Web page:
Grand Ethiopian Renaissance Dam
Ethiopia announced in April 2011 that it intends to build four large dams on the Nile, including one of the largest in the world, the Grand Ethiopian Renaissance Dam (formerly known as Project X or the Grand Millennium Dam). This huge dam will flood 1,680 square kilometers of forest in northwest Ethiopia, near the Sudan border, and create a reservoir that is nearly twice as large as Lake Tana, Ethiopia’s largest natural lake. Approximately 20,000 people will be resettled for the project. The US$5 billion scheme is out of scale for such a poor country; the current cost estimate equals the country’s entire annual budget. The costly project is monopolizing government funding for the energy sector, leaving many worthy projects that would directly address the nation's high energy poverty underfunded.
The project’s launch came in the midst of the Egyptian revolution, which some observers believe was intended to take advantage of the more powerful nation’s confused political state at a time when the issue of who controls the Nile is heating up. Egypt has long held the majority rights to the Nile – a situation that especially angers Ethiopia, which is the source of 85% of the river’s waters. While there are no known studies about the dam’s impacts on the river’s flow, filling such a huge reservoir (it will hold up to 67 billion cubic meters of water, and could take up to seven years to reach capacity) will certainly impact Egypt, which relies almost totally on the Nile for its water supply. Development Today magazine reports that the Nile flow into Egypt could be cut by 25% during the filling period. Many fear the project could set off a water war in the region, and indeed, in mid-2013, tensions flareddramatically. To diffuse the tensions, Ethiopia, Egypt and Sudan signed a "Declaration of Principles" on the 23rd of May 2015 that sets out the rights and obligations of each of the three countries related to the construction of the Grand Ethiopian Renaissance Dam.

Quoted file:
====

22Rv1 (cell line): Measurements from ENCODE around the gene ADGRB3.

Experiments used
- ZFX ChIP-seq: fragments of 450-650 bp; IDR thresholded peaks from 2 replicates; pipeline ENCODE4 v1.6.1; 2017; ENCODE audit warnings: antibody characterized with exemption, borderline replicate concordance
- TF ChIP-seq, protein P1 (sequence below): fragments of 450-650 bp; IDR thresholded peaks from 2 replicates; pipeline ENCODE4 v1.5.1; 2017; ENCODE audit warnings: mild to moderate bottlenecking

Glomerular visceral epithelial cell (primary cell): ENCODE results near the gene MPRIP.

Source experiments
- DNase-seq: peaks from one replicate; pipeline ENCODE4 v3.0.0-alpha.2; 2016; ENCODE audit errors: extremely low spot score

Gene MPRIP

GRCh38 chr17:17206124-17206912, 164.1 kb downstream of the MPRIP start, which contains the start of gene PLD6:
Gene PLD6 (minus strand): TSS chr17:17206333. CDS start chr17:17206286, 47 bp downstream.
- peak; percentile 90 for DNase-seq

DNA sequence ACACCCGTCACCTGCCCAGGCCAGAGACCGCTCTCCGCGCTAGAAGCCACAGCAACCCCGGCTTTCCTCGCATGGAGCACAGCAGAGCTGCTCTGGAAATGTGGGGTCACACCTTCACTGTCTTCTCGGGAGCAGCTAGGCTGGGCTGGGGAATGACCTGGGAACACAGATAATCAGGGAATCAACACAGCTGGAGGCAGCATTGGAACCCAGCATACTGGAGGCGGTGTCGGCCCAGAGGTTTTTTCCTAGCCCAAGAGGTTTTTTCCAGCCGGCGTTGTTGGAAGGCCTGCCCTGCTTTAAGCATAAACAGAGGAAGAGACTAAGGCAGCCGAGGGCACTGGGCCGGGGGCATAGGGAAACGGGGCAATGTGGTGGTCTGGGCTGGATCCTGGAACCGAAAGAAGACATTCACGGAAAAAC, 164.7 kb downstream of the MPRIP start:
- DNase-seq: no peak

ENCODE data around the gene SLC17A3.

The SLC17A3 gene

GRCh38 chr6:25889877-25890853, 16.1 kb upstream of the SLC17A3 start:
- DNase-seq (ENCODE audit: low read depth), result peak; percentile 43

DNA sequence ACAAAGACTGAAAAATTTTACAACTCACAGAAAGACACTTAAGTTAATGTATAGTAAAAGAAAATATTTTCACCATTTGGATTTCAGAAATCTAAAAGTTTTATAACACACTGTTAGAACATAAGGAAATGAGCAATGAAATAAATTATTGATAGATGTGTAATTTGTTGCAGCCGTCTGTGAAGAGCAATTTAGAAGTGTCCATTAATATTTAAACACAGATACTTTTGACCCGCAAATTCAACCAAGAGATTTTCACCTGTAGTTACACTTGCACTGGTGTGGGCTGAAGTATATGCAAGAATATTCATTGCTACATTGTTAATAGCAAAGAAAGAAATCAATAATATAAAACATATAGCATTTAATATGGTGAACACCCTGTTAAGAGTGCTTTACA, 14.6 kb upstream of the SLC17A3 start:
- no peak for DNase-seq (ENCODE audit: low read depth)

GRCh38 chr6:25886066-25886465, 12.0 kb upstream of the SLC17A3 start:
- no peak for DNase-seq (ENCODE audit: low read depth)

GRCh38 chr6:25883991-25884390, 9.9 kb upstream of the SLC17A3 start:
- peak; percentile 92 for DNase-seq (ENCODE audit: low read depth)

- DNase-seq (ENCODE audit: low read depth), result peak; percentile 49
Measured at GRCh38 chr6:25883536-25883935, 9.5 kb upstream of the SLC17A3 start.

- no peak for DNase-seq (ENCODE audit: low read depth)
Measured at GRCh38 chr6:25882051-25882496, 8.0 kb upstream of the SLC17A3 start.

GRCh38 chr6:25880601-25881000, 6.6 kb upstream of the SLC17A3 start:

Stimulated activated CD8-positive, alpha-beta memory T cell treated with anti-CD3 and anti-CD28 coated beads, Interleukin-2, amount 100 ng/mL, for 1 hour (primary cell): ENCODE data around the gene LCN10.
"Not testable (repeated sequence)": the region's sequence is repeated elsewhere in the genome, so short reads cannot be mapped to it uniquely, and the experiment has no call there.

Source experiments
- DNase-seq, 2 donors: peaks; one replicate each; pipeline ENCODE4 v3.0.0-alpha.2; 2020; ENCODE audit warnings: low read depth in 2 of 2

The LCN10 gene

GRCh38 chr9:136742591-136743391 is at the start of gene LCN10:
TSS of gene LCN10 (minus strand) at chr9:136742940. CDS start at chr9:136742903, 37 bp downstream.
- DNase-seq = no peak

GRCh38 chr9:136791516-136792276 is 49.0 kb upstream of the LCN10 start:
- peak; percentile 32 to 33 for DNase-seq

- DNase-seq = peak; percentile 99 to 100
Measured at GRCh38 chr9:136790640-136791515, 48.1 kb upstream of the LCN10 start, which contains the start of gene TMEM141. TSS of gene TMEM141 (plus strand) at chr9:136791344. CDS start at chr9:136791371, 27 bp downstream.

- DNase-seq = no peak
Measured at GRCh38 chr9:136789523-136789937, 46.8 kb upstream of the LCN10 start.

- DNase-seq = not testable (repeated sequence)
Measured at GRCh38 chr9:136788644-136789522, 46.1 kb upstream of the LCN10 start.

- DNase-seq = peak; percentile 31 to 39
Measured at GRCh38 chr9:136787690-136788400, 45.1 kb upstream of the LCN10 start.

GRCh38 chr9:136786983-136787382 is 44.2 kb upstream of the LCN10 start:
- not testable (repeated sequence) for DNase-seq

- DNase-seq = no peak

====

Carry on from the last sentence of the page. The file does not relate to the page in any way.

The potential for conflict is probably the main reason international funders have shown no interest in supporting the project. The government says it will fund the dam itself: it has devised a scheme to sell bonds for the project, is raising taxes, and is encouraging Ethiopians to support the dam with their paychecks. Ethiopia is the world’s second biggest recipient of foreign aid, after Afghanistan.
The dam’s construction contract was given (without competitive bidding) to Italy’s Salini, which is also building the controversial Gibe III Dam on Ethiopia’s Omo River. China may pay for the project turbines, should it ever make it to that stage. The project also stands to benefit from a grid extension funded by the World Bank, which is part of the East Africa Power Pool. The World Bank has so far commited US$ 230 Million for the grid extention project.
- Factsheet on the dam
- Official Website
- Economic viability: An Ethiopian engineer asks, why is GERD sized for 6,000MW?
- Oxfam report on climate risks in Ethiopia
- How does GERD compare to guidelines of World Commission on Dams (WCD)? Academic paper